Google+ Badge

Friday, April 3, 2015

Pregnancy Research: Mother's body clock critical in miscarriages ♦ Poor nutrition in the womb leads to obesity later in life ♦ Placenta reflects arsenic exposure

If you are trying to have a baby, a good night's sleep is more important than ever. A new research report shows that the womb has its own 'body clock' that needs to synchronize with the mother's body clock to ensure optimal conditions for fetal growth and development.
Babies receiving poor nutrition in the womb tend to be smaller at birth, which has been linked to the development of obesity and other health problems later in life. Researchers continue to discover other consequences related to undernutrition during pregnancy. A new study examines how poor fetal nutrition affects protein expression in the fat tissue of adult rats, revealing key differences between males and females.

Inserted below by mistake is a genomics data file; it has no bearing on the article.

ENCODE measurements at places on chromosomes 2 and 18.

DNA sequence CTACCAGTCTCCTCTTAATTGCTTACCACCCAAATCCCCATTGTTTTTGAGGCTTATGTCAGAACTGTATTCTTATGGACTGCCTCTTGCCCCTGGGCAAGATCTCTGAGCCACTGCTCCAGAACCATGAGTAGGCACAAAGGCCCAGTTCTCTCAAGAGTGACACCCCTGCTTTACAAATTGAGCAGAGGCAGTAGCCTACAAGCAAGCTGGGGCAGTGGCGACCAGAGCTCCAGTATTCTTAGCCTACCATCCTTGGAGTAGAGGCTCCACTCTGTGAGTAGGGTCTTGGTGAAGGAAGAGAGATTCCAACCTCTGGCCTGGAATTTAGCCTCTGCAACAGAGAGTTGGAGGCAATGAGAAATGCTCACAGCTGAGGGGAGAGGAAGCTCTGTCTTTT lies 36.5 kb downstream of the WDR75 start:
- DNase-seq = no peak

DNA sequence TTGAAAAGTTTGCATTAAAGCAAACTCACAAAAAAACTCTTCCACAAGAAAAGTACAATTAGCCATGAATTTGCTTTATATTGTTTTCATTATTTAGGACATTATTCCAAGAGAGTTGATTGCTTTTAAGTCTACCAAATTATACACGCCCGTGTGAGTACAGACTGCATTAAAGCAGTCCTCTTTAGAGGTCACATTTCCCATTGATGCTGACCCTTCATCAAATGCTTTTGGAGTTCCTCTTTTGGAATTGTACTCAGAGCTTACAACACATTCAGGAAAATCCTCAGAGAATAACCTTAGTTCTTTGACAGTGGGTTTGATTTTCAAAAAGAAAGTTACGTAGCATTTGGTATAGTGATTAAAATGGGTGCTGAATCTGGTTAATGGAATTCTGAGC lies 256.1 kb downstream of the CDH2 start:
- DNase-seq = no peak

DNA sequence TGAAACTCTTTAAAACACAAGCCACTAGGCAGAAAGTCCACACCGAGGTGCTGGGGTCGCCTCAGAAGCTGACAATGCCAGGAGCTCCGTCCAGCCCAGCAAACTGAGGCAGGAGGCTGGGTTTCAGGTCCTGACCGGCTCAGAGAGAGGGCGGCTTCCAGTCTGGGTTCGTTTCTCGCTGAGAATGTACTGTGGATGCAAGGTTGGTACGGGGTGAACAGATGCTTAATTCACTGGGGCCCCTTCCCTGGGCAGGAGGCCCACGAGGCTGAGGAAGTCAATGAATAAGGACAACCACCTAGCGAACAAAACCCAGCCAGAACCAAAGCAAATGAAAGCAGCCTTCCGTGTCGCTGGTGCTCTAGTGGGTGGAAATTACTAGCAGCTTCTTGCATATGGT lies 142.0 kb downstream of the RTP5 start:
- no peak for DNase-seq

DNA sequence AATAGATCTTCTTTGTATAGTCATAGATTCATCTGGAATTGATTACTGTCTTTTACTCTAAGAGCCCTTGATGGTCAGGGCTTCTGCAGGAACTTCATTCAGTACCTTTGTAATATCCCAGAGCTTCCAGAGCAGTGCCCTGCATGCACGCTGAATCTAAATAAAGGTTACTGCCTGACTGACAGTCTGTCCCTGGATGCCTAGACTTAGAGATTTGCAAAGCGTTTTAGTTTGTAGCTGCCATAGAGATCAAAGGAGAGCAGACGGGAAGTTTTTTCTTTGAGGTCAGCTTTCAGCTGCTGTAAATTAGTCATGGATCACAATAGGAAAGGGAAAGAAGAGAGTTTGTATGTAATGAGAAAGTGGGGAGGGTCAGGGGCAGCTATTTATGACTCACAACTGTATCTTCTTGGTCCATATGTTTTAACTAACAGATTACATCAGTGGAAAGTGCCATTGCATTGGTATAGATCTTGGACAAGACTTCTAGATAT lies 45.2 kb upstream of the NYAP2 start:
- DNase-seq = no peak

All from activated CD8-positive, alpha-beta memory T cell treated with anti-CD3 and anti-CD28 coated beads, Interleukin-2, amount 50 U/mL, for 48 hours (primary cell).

The placenta can be used to reliably measure arsenic exposure in pregnant women and how much of the toxic metal is transferred to their fetuses, a study shows in the largest ever analysis of household drinking water arsenic and the mother-to-fetus connection
Accurate blood pressure measurement is fundamental to the early diagnosis of hypertensive disorders in pregnancy, says a review. The diagnosis and management of hypertensive disorders in pregnancy, as well as obstetric haemorrhage, sepsis and safe abortion contribute to more than half of all maternal deaths globally, so the accuracy of BP measurement is vital, the review concludes.

No comments:

Post a Comment